It’s a hackneyed line: What is the difference between a fiddle and a violin?
The question came up because one of the selections at this Saturday’s Pops concert with Symphony of the Hills is the Charlie Daniels string-burner The Devil Went Down To Georgia. Not your usual symphony fare, but fair game for a Pops concert.
I asked four musicians who play both. Not surprisingly, they gave four different answers.
Gale Reddick fiddles 25 hours a day. He was my very first fiddle teacher, sold me my first violin, and gave me my first lesson. (My kids have never forgiven him.)
“They say the difference is that a violinist carries his violin in a case, and a fiddler carries his in a tow sack.” He laughed. “Or a violin is a fiddle that’s been domesticated.”
But some fiddlers don’t think it’s funny.
“It is the same instrument, but it can be a touchy thing,” he said. “Many musicians I’ve met say don’t call my violin a fiddle, or don’t call my fiddle a violin.”
Reddick believes there are three parts to music: rhythm, melody, and harmony. One of those is the key to differentiating the sound of a fiddle.
“It’s the rhythm that makes the style, always. Take any song by the Beatles, Duke Ellington, Leonard Bernstein. You can change the melody and harmony, but it is the rhythm that makes the difference between the styles.”
Another of my patient music teachers took a stab at the question. Theresa Britt teaches a stage-ful of string students, leads the Fredericksburg Community Orchestra, and fiddles with the Rockbox Theater. She also plays violin with Symphony of the Hills, and will be one of the dueling fiddlers.
“You really have to experiment with the violin to find that fiddle sound,” she said. “On a piece like Orange Blossom Special you can slide and noodle around. Fiddling requires a lot more experimentation because you are looking for a particular sound.”
Bart Trotter is a World Champion fiddler who spent several years playing around Fredericksburg. He always knew he wanted to be a fiddler, but the path to fiddle perfection was through his school orchestra. As a lad, he could not always see the value in staying in the school band.
“I was still in orchestra but playing and winning fiddle contests all over,” Trotter said. He was going to quit, and told another fiddle player so. “I told him that they showed me how to play this thing, so now I’m going to quit and do my own thing.”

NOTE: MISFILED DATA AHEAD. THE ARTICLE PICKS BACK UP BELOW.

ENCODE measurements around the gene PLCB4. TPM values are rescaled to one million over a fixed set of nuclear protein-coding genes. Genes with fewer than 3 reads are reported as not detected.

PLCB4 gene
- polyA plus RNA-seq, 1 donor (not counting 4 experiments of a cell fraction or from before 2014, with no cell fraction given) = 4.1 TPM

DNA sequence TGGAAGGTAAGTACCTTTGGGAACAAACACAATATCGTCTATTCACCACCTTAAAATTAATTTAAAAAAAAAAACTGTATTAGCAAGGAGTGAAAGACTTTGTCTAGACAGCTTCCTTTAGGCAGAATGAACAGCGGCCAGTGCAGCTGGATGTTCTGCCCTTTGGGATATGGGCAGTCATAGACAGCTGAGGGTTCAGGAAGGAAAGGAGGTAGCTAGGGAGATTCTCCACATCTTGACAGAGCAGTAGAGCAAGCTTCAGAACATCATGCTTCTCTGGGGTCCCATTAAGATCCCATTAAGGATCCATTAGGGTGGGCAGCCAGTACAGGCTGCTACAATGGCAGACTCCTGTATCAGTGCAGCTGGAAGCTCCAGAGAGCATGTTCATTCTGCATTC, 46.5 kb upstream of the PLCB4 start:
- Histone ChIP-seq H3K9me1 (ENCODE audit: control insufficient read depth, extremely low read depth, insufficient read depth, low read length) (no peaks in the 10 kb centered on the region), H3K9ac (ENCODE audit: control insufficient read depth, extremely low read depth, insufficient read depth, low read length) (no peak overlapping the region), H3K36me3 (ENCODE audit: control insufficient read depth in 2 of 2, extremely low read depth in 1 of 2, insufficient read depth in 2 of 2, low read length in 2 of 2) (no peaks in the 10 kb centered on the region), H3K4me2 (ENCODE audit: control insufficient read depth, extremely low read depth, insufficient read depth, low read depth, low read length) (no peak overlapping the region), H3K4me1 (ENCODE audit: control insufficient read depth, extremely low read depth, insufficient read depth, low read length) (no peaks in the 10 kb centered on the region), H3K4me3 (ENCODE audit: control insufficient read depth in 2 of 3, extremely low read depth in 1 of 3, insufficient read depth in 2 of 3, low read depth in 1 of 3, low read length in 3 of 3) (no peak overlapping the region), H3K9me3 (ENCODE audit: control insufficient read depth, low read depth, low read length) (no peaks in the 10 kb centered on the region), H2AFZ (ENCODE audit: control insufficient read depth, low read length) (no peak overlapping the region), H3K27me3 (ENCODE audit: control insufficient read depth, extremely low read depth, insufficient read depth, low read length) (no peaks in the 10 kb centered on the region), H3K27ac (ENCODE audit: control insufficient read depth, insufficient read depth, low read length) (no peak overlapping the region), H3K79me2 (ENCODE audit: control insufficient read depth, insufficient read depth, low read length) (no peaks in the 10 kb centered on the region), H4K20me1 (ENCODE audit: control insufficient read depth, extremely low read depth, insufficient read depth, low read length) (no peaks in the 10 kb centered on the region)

That “other fiddler” happened to be virtuoso Mark O’Conner. “He told me, man, as long as you can get that free training, stay with it. He is the one who talked me into not quitting orchestra.”
Trotter, who is now based in Branson, did point out some of the differences in how fiddlers set up their instruments.
Most classical players tend to play with good strings, with a slightly higher bridge. Fiddlers use fiddle strings, and like to lower the action, thereby allowing them to reach more notes quicker. Some even use “cross tuning” or changing the pitch of certain strings in order to create a certain fiddle sound. But otherwise, “it’s all the same.”
“There is absolutely no difference,” said Trotter. “It is just the music you play on it.”
Finally, Gene Dowdy, who will be dueling with Britt at the Symphony concert, when asked the difference between violin and fiddle, came up with the absolute best answer: The clothes.
“Think about it,” he said. “The fiddle is the same exact instrument you play in an orchestra or mariachi band. The only difference is what clothes you are wearing when you play it.”
I remember being backstage at an accordion festival where three musicians stood around one accordion. When the guy in the charro outfit picked it up, it sounded like mariachi; when the swamper played it, it came out Cajun; and when the guy in lederhosen squeezed it, out came polka. One instrument; three outfits; three kinds of music.
When performing in or conducting one of three orchestras, Dowdy wears a tuxedo. When he fiddles in the bluegrass/Americana group Down For the Count, he sports blue jeans and a floppy brown hat.
“There’s not a nickel’s worth of difference in the instrument,” he said. “It’s really just the music, the style, the way you play. It’s stylistic things, like doing double stops and the shuffle beat.”
So, there. A violin is a fiddle. A fiddle is a violin. And what about the purists who think the twain should never meet?
“Hey, we live in Texas!” said Britt. “If you live in Texas you gotta have a fiddle in the orchestra.”